WHO warns of deadly second wave of virus across the Middle-east

Pratham Chitlangiya

24th November 2020

The Middle-east is anticipating the second wave of the virus (Source: Republic World)

The regional director of the World Health Organisation announced that the only way one can avoid the wrath of the virus is for countries to take necessary preventive measures and tighten the existing restrictions quickly. As the northern hemisphere goes into winter, the potency of the virus also increases.

Ahmed al-Mandhari, director of WHO’s eastern Mediterranean region, which covers most of the centre-east; announced during a press briefing from Cairo that countries within the area were loosening their grip after tough lockdowns. The elemental response to an epidemic, right from washing one’s hand to social distancing, remains not fully practised within the Middle East region. He further mentioned that the results of this are catastrophic; since most of the hospitals are crowded throughout. He also expressed concern over the very fact that the virus has sickened over 36 lakh people and killed over 76,000 within the region over the past 9 months.

Al-Mandhari warned that the lives of the people are at stake, urging people to stop this tragic premonition from becoming a reality. Iran, Jordan and Morocco reported 60 per cent of the cases while the rest of the cases are from Pakistan and Lebanon. Earlier, Jordan, Tunisia and Lebanon have reported the most important single-day death spikes from the region.

However, Iran has been the worst of all the regions, where cases have spiked at an increasing rate, thereby leading to full capacity in hospitals, and a rise in healthcare costs significantly. The Iranian government, which was reluctant to impose the lockdown for fear of catering sanctions-hit economy, will now tighten grip within the capital of Tehran and other major cities. But with such little steps, no scope of improvement is to be seen.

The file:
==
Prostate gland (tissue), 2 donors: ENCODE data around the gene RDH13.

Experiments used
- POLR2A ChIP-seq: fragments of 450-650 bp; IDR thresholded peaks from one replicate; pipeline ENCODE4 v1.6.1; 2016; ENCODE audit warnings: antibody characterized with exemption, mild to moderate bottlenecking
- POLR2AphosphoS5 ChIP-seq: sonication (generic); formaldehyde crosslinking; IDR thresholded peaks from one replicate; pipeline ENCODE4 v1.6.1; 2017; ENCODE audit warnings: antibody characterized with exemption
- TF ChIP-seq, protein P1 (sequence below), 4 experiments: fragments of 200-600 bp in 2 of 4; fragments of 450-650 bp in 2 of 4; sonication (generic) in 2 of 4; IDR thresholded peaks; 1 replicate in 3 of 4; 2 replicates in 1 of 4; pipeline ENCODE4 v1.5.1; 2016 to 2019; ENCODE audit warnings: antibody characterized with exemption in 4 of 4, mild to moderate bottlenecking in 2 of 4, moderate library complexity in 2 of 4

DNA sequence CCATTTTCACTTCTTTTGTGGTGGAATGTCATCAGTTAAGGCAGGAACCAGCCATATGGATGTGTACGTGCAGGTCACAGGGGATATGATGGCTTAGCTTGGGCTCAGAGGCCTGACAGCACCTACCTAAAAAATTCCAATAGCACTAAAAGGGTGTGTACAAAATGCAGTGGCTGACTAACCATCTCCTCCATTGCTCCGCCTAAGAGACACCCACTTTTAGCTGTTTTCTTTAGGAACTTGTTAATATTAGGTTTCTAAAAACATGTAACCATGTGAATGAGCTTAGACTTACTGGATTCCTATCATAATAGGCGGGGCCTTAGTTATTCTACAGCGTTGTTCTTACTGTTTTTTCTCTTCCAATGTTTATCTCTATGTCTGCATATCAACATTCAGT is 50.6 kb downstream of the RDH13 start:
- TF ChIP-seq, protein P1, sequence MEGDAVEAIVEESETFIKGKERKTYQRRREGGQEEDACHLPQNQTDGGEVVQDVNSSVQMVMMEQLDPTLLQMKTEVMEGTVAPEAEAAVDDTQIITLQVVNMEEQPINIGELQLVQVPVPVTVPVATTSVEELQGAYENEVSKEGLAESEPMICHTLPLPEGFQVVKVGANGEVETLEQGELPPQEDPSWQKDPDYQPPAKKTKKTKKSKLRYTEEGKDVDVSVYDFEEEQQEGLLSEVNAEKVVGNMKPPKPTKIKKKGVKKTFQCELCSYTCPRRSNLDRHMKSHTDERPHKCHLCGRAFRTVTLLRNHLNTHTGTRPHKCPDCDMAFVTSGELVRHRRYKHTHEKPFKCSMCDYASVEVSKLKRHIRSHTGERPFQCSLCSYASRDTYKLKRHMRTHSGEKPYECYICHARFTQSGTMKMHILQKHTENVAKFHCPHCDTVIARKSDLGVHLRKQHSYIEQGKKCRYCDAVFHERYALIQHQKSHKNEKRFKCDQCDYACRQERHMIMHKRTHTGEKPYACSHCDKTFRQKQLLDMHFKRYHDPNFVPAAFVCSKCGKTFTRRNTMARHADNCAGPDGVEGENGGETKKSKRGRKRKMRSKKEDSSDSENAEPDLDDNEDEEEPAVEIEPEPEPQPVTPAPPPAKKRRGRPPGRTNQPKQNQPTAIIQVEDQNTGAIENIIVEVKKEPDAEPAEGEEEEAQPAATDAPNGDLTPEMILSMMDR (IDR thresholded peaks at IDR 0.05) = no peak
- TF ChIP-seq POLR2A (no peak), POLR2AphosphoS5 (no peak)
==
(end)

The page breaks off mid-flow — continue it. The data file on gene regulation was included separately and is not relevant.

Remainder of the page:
Faisal Sultan, the special assistant to the Prime Minister for National Health Services, Pakistan, told reporters that the winter surge had arrived. He further mentioned that Pakistan had managed to regulate the initial outbreak significantly but the second wave as risky as the first one.

Tunisia is another country that made the blunder of thinking that the virus is gone and over, only to witness cases soar in recent weeks. It loosened its grip to coexist with the virus cautiously, said Faycal Ben Salah, Director-General of Health after it had been decided that the economy was in shambles and creating catastrophic social consequences.

Even while Al-Mandhari welcomed the news of viable vaccine candidates, he said pandemic was far away from over.

(Sources: Economic Times, Republic World, AJC, Al Jazeera)

Edited by: Suditi Jha

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